PDF icon Policy Brief - SMAF and the extractive industries in Afghanistan February 2016.pdf
  • Government of Afghanistan: State of Afghan Cities report 2015, February 2016

    The population of Afghan cities is expected to double within the next 15 years and by 2060, one in every two Afghans will be living in cities. In order to manage such a transition accurate data and information is essential.This report provides the first-ever assessment of the conditions in all of Afghanistan’s 34 Provincial Capitals, home to over 8 million people. It shows that Afghan cities are a driving force of social and economic development, state-building and peace-building, yet their full potential has been constrained by the absence of an effective urban policy and regulatory framework, insufficient and poorly coordinated investment, and weak municipal governance and land management.Volume One is a narrative report highlighting key issues including municipal governance, the urban economy, access to land and housing and the urban environment. Volume Two contains maps and data for all 34 Provincial Capitals.

    PDF icon GIROA State of Afghan Cities 2015 Volume_1.pdf, PDF icon GIROA State of Afghan Cities 2015 Volume_2.pdf
  • USIP: What can be done to revive Afghanistan's economy?, February 2016

    Reviving the Afghan economy during a time of intensifying violent conflict, declining external financial aid, and ongoing political uncertainty and dysfunction will be extremely challenging. But the country cannot wait for these entrenched problems to be addressed. While keeping expectations modest, this report proposes some targeted, near-term measures to increase confidence and stimulate the economy. 

    PDF icon USIP-What-Can-Be-Done-to-Revive-Afghanistans-Economy Feb16.pdf
  • Corruption Free Afghanistan: Break the Corruption Chains, December 2015

    Corruption Free Afghanistan makes recommendations on how to combat corruption in Afghanistan. These include administrative reforms, improvements to adequate educational opportunities for Afghans in insecure areas of the country and better oversight mechanisms in the provincial education departments. The report says the damages corruption causes to developing countries like Afghanistan is astronomical. The report notes that corruption, bribery, theft and tax evasion cost $1.26 trillion for developing countries per year. The report notes that although Afghanistan has been classified as one of the most corrupt nations in the world for many years now, the Afghan government has not done enough to counter corruption and increase the government’s legitimacy.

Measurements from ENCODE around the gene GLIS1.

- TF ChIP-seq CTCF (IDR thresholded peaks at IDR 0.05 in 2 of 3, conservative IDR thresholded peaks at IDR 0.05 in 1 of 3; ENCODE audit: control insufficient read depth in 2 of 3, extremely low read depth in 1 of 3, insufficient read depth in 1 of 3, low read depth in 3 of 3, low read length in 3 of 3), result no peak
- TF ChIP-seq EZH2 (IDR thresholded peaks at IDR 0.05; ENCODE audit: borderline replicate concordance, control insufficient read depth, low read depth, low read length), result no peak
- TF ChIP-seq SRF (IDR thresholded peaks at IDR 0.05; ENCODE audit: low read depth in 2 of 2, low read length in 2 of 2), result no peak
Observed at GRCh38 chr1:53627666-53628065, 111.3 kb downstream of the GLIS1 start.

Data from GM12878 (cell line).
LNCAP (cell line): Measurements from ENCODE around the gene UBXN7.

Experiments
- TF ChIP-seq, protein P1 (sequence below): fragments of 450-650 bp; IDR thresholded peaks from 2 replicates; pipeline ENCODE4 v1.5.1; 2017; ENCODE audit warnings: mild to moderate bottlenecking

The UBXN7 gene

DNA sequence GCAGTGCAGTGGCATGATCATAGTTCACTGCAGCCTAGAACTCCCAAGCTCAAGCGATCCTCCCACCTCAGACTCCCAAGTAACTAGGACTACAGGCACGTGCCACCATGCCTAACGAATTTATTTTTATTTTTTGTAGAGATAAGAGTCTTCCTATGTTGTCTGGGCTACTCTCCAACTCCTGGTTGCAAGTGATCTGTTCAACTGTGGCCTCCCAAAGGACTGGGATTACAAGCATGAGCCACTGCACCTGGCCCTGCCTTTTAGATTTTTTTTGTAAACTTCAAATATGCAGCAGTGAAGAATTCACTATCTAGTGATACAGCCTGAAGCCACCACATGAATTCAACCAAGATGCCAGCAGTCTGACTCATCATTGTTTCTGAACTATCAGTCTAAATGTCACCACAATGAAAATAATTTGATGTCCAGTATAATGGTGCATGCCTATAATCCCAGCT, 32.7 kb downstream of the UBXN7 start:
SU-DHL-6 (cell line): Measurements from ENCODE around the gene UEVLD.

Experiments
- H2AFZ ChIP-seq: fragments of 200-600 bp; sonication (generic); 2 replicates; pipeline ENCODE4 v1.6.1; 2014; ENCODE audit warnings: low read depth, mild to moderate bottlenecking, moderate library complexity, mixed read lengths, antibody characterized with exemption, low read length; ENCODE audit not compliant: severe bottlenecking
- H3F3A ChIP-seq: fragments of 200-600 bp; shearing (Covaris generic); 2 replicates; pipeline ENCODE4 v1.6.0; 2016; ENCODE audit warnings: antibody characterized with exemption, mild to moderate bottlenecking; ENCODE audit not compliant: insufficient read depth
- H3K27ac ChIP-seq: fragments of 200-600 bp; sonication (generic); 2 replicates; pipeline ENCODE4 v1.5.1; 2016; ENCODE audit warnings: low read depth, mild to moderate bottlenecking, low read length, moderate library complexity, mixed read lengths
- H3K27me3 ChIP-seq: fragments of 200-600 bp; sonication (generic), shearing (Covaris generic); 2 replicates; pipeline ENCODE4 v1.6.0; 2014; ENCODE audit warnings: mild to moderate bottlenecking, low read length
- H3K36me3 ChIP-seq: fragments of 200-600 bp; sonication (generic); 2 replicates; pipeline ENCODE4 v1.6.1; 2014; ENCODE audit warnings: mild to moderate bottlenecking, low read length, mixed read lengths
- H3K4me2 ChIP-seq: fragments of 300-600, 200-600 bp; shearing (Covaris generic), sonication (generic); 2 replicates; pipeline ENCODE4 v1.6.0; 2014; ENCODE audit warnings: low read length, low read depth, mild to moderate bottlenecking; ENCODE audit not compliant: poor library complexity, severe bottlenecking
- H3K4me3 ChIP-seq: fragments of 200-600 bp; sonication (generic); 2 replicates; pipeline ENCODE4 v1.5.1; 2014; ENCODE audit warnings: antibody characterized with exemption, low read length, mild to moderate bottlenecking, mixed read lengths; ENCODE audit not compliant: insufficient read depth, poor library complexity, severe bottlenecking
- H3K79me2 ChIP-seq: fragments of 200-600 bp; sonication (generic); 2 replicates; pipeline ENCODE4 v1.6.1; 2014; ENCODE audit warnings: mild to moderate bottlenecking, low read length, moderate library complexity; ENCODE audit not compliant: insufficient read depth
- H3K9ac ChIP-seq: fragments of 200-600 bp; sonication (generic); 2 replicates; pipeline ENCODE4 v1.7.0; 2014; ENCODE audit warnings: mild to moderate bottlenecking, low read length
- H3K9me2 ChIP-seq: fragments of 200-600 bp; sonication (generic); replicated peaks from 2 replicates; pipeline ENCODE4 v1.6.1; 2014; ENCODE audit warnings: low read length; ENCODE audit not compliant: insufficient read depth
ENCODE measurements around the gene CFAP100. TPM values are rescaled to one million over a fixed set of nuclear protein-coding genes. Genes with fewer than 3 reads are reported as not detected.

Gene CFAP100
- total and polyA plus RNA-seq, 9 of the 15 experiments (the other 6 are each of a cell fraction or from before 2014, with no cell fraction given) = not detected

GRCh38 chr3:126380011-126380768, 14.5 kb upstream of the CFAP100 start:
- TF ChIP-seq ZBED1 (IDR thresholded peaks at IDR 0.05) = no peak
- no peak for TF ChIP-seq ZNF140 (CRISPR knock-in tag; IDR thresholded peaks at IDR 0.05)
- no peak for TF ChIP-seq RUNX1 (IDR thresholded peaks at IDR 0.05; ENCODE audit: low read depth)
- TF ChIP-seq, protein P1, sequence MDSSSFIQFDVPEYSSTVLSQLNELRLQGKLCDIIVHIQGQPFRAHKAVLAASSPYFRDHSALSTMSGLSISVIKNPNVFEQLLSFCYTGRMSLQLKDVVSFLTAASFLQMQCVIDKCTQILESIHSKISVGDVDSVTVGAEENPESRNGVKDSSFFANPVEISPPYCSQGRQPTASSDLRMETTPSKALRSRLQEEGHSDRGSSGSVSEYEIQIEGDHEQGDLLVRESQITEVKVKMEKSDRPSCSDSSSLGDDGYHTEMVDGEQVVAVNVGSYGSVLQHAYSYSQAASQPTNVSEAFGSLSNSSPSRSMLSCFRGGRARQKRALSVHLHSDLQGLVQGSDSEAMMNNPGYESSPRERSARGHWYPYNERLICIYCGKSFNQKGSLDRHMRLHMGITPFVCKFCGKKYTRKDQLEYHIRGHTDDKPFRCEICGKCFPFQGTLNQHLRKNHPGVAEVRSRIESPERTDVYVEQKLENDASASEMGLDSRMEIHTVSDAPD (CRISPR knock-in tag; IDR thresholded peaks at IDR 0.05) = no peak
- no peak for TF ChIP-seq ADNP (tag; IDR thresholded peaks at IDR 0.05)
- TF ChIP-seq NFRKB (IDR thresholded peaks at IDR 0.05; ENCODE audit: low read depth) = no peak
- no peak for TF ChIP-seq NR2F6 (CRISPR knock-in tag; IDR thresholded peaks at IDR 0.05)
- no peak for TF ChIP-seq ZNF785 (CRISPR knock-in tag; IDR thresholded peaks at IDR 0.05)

PDF icon Resolution _ AntiCorruption _ English.pdf, PDF icon Resolution _ AntiCorruption _ Dari.pdf, PDF icon Resolution _ AntiCorruption _ Pashto.pdf
  • AISS: Trends of radicalisation among the ranks of the Afghan National Police, November 2015

    AISS - the Afghan Institute for Strategic Studies - has conducted this research as the first part of a series of papers on radicalisation in the Afghan National Defence & Security Forces. Radicalization is broadly defined as constraints on both the perspective of individuals and their tolerance to ideology and practices which diverge and differentiate from their own political, religious and social beliefs.The report presents interesting findings on, amongst others, motivations for joining the police force, police perceptions of the Taliban and religious extremism and acceptance of women's and human rights. 

    PDF icon AISS Trends of Radicalization among the Ranks of Afghan National Police.pdf
  • Asia Foundation: Survey of the Afghan People, November 2015

    The Asia Foundation's Survey of the Afghan People is Afghanistan’s broadest and longest-running public opinion poll. After the first full year of Afghanistan’s National Unity Government, 9,586 Afghans from all 34 provinces share what they think about corruption, security, the economy, women’s rights, the Taliban. Some key findings include that a majority (82.3%) of respondents owned one or more mobile phones in their household, up from 41.5 percent in 2007. One-fifth of respondents nationwide report having someone in their household who has access to the internet. Nationwide, 36.7% nationwide say the country is moving in the right direction, down from 54.7% in 2014. 89.9% say that corruption is a problem in their daily lives, the highest percentage reported in a decade. Since 2011 the survey has asked respondents if they would leave Afghanistan, given the opportunity: this year, 39.9% of Afghans say yes, an increase from 33.8% in 2011; 57.9% say no.